My Zumba Journey

This morning I dragged my lazy derriere out of bed and to my 10am Saturday morning Zumba class. Every week, it’s the same. I really don’t want to go. It takes having a serious conversation with myself to talk (aka guilt) myself into it. Off I go, begrudgingly.

Fast forward 60-minutes or so and I emerge – sweaty, my muscles aching beautifully, invigorated and high on the having shaken my booty to great tunes! After all, I’m my happiest when dancing and that’s what Zumba essentially is.

It’s a mixed blessing that, as part of this, I spend an hour in front of a mirror forced to examine my pudgy, jiggly fleshy bits squeezed into my exercise gear. This mostly unpleasant vision reminds me why this weekly “torture” is required. However, what mitigates my negativity, is that fact that I am surrounded at Zumba my similarly bouncy, middle-aged woman. Ninety-nine percent of the class attendees are, like me, in their 40s, working Moms, trying to squeeze in an hour to themselves, trying to squeeze in some exercise, trying to squeeze into their Lycra. Some of them come to class fully made up, wearing dangly earrings. This confuses me. However,  together, we jiggle, strut, samba, cha-cha, groove and sweat, in a merry, flabby fashion. Sure there’s always at least one super skinny gal there, sporting a dancer’s body and a six-pack. I try not to look.

What I love most about the studio I go to – VavaVoom Fitness –  is it is focused on celebrating women, curves and all. Large posters on the wall display a fleshy Marilyn lifting weights, a seductive Beyonce, gorgeous J Lo performing and Shakira’s incredible body. Not a skinny waif in sight. No ripped muscles. Just images of sexy, confident, resplendent curvy woman. The goal is to motivate us to reclaim our bodaciousness, to celebrate our confidence and womanliness through dance. And given dance is something that inspires and motivates me, this is why I come here. However, putting aside inevitable self-consciousness and allowing yourself to circle your hips, grind a little, wiggle your butt, shimmy your shoulders and dance sexy is not always an easy journey. In fact, one of the male Zumba teachers often complains that his hips move better than ours!  The fact is that, in our day-to-day lives, especially as working Moms, there’s no time or, quite frankly reason, to act and feel sexy. Even long before becoming I mother, drawing attention to body through clothes or shoes was an anathema.

But every Saturday morning, for one hour, I revel in shedding this insecurity and I gloriously strut my stuff, buoyed by the music, the dance and the fact that I’m not alone in this journey.

The Problem with Having it All: Mommy Hair

So many interesting articles and blog posts whirling around about women and our desire/challenge to “have it all.” Here’s the deal, there’s one slant to the issue that no-one has yet had the guts to touch. Ready? Here it is. If you want to have it all, the chances are that you’ll end up with Mommy Hair.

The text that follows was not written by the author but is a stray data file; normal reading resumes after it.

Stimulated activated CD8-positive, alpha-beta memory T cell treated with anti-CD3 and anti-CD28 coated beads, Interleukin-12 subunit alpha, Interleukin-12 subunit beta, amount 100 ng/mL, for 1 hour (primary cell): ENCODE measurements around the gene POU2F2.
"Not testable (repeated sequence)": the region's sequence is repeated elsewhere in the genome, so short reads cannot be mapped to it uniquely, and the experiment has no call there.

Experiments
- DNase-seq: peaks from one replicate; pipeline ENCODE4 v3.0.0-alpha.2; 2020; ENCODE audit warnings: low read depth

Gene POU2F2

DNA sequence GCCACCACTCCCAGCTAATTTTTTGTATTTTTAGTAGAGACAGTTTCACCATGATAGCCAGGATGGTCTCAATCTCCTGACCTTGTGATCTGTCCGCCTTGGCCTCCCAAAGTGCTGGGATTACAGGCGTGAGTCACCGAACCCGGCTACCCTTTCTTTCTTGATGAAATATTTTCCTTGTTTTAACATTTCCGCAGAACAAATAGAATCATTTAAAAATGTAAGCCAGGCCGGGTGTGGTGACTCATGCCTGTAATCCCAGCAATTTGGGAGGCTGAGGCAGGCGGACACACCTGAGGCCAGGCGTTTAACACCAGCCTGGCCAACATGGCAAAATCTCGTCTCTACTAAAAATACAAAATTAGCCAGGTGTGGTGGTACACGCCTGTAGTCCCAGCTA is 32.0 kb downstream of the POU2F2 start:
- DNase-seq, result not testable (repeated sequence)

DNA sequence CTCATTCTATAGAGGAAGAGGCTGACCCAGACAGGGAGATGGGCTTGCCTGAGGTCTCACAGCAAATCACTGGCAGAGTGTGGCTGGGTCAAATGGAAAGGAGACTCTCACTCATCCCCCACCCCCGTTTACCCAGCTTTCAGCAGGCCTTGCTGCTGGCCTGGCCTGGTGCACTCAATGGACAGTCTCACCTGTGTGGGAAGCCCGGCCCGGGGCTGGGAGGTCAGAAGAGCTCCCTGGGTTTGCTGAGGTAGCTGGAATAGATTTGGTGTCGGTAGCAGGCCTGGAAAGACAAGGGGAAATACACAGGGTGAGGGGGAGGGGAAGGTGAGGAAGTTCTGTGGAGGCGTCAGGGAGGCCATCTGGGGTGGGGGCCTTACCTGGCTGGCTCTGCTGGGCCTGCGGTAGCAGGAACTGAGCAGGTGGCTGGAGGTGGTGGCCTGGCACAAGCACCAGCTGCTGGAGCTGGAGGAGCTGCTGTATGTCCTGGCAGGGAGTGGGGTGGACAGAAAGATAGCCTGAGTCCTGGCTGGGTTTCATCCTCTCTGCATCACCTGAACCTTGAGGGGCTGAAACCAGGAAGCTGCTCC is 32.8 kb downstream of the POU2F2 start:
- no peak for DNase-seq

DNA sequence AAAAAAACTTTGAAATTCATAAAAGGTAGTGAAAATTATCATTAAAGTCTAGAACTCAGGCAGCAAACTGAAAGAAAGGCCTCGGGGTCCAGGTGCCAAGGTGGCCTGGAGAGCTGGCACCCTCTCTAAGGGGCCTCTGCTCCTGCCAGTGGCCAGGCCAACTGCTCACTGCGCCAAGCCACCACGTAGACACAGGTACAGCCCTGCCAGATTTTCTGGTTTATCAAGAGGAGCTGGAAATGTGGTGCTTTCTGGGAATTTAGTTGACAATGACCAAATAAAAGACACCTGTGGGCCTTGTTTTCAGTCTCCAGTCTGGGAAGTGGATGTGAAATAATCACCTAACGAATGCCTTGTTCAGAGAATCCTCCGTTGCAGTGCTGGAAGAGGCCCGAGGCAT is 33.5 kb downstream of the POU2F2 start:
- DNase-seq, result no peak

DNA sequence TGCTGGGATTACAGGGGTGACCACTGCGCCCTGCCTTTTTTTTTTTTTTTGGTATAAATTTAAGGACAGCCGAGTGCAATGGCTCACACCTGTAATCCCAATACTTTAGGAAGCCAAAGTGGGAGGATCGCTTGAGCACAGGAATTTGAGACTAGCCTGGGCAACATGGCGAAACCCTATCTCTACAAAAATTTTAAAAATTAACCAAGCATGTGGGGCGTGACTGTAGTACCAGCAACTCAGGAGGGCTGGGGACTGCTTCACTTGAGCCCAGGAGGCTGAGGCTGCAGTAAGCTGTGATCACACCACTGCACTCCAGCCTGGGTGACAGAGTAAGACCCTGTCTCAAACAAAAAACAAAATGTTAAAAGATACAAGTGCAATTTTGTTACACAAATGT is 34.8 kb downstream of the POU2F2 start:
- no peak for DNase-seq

You know the look: chin or shoulder-length, relatively easy to “wash and go,” when we have no time to properly style it, a quick fluff with your fingers does the job.

Practical.

Blah.

As summer hits, and my mornings become abbreviated by the need to rush the kids early to their camp bus stop, I faced the reality of my need for Mommy hair. I need it to not require hours of attention and grooming. I need to not have to blow dry on humid mornings. I need for it not to look like something the dog dug up. I need for my daughter to not ask me if it’s “crazy hair” day!

A recent discussion with my Mom friends reinforced the reality of Mommy hair. Exacerbated by the story one Mom relayed about her daughter equating prettiness with women having long flowing locks. The next day I performed an unscientific poll of the women in my office. The conclusion? Ninety-nine percent of the Moms at work have practical (and stylish) Mommy hairdos; those without kids, lovely flowy locks.

Then I thought about celebrity Moms who still have their gorgeous hairstyles (and stylists galore, of course) – Jennifer Lopez, Beyoncé to name two. Do you think they have days when they find dried spit-up in their hair, or resort to a headband or scrunchy to keep the frizzies at bay?

Do I have a point, you ask? It’s this.

Screw practical hair. I want my pre-Mommy hair back. In fact, I’d like my 1980′s long spiralled perm back. Or I’d settle for my year 2000-2001 Julia Roberts as Erin Brokovich tresses.

Of course I write all this just hours after returning from the hair salon, having requested a more practical cut for the summer …. Oh well.

P.s. The following are some excellent articles and blogs on the whole “having it all” issue which, hair bitching aside, is a serious topic.

Why Women Still Can’t Have it All

Men Can’t Have It All Either

Children or Career?

Having It All Is Not A Women’s Issue

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